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pathways (guide)

2 mentors, teachers and gurus

From The Glass House Philosopher 31st July 2004:

A guru is someone you revere, someone you believe in, trust implicitly, without thought of question or criticism — someone who shows you the Way.

I am not, nor have I ever been, a guru. I do not wish to be. I find the very idea nauseating. Sometimes, I am tempted to set a really bad example — behave disgracefully — just to make the point. The problem is that my friends and supporters would be embarrassed and ashamed of me. They wouldn't see the joke...

When I graduated from London in 1976, the buzz was that each of the lecturers thought that it was someone else who had 'been Geoffrey's mentor'. By some fluke, I had achieved a First in each of my eight papers. But no-one had been my mentor — because they all were. I had gone round the entire department.

As a student, I regarded everyone I talked to as someone to learn from. Not only fellow students but friends, family or indeed anyone I met who made the mistake of asking me 'what I did'. It made me a terrible bore. The worst kind. The most casual remark became the trigger for a lengthy philosophical diatribe.

I've lightened up a lot since then. To regard every person you meet as a potential sounding board, or suitable partner for philosophical dialogue, is to treat them as a means to your own end. (It sounds like Socrates, doesn't it? But I suspect that Plato's writings paint a very misleading picture in that respect.) To be 'the philosopher' in your relations with others is always and on every occasion a choice — which can be made for good or bad reasons, depending on the particular circumstances.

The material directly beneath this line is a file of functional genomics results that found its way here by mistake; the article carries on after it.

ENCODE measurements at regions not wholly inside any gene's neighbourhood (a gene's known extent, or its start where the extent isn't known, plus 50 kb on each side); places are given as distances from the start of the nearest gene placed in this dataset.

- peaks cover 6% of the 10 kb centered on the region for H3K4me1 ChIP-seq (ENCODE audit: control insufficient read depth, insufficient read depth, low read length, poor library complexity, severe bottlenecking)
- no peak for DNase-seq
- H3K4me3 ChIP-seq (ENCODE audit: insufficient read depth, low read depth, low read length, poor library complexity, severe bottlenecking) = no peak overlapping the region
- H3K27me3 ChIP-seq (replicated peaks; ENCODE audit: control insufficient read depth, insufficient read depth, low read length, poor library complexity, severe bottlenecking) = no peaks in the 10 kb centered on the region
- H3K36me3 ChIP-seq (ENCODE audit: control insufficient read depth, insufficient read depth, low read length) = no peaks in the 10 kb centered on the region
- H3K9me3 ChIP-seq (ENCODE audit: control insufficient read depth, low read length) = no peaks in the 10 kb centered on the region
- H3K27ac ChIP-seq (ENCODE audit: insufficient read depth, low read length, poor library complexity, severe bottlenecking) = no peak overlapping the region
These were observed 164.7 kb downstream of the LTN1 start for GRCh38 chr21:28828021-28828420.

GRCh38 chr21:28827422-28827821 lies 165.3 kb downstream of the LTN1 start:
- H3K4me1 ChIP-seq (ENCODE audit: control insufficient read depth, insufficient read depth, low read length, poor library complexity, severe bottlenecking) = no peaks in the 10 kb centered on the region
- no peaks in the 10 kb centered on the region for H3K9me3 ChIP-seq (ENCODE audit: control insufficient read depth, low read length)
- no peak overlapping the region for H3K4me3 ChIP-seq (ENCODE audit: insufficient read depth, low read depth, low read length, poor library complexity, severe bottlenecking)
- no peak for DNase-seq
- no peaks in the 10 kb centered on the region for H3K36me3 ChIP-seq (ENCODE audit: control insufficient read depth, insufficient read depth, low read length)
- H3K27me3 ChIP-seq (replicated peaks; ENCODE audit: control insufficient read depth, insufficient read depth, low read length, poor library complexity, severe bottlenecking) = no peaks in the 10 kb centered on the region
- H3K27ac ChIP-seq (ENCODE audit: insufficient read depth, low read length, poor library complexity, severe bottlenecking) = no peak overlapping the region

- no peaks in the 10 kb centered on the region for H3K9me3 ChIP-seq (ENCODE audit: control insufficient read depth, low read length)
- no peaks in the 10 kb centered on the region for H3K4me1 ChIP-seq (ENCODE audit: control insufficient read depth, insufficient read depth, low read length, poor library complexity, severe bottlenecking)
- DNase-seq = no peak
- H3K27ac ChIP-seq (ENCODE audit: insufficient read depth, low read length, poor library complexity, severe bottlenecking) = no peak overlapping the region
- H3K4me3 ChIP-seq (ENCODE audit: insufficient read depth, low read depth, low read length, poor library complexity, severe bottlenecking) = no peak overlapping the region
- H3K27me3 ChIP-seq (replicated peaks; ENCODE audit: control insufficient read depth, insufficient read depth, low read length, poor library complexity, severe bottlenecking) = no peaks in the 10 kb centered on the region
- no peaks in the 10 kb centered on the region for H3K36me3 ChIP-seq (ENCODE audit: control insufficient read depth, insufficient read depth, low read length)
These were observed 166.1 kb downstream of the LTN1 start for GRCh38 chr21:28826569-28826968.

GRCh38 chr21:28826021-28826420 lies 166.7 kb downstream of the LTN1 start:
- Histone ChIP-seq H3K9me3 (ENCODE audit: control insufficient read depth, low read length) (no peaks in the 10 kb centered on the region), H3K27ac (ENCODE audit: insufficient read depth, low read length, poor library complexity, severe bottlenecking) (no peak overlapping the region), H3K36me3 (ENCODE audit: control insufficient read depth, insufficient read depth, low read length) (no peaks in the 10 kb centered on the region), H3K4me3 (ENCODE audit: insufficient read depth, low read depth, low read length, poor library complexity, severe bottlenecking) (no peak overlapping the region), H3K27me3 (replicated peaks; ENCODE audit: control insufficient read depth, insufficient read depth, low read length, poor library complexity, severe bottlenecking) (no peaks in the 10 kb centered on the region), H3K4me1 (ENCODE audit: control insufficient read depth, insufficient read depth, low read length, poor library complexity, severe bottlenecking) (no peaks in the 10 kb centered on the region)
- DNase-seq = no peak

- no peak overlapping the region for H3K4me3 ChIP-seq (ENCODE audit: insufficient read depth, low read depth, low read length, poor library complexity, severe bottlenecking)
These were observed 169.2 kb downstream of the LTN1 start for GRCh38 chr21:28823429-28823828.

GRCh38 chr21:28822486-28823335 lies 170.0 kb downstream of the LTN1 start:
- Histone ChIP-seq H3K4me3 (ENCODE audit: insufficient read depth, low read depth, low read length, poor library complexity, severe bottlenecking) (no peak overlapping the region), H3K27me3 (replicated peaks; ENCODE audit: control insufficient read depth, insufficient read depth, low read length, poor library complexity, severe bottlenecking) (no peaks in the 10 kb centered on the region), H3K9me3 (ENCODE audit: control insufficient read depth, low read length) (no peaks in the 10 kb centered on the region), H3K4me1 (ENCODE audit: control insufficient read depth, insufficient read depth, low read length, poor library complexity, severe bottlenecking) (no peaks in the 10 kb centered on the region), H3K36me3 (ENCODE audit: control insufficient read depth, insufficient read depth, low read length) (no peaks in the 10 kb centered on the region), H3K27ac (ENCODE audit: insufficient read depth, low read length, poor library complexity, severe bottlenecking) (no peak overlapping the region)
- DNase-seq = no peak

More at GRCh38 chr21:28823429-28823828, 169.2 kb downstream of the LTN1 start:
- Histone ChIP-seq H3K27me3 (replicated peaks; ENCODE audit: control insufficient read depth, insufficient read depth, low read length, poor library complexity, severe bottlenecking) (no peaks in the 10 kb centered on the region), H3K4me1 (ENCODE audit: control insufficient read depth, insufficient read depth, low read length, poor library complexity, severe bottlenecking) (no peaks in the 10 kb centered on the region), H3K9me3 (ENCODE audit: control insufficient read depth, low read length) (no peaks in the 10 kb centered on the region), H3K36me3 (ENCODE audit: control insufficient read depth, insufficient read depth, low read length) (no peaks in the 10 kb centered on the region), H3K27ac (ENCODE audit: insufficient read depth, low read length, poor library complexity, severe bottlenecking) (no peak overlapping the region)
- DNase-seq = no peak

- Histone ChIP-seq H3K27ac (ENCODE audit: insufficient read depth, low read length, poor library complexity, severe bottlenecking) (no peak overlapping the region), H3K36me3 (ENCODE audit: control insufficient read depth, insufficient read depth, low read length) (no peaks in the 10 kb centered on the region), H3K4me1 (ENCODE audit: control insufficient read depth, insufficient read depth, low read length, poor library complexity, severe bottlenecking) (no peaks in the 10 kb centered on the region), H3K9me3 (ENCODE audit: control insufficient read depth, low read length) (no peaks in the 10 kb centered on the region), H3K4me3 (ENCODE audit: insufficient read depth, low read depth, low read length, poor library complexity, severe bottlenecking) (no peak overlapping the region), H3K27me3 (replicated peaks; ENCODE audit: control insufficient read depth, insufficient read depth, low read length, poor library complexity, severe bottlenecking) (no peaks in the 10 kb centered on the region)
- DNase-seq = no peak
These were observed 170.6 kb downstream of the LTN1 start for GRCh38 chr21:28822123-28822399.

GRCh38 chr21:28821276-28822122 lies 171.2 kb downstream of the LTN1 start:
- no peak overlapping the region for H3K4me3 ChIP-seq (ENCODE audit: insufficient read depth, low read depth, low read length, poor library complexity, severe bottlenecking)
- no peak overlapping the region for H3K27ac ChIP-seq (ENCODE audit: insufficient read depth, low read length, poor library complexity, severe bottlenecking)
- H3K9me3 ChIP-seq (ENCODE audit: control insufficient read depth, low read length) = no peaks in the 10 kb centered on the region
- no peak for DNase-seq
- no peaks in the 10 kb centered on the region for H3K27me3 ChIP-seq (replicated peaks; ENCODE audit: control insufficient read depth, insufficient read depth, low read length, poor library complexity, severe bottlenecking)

In other words: learn to be tactful...

To return to the point. Teaching is something I would describe as a necessary evil. You've got to get the information across somehow — in course books, lectures, seminars. It's all brain food for the aspiring student. But that's not where you learn to be a philosopher. Philosophy isn't a 'subject' that you 'learn', it's not a body of knowledge. A philosophy course is a training you go through. If you finish your course, and all you know is 'which philosopher said what', or the difference between materialism and mind-body dualism, or realism and idealism — well, that's great for impressing people at social gatherings...

It was through the relationships I built up with my teachers — my mentors — that I made that transition to actually doing it, not just being able to talk cleverly about it. Philosophy has the power to change your life, certainly. You don't need a guru. Teachers are useful. But even with the best teachers, the essential work you've got to do for yourself.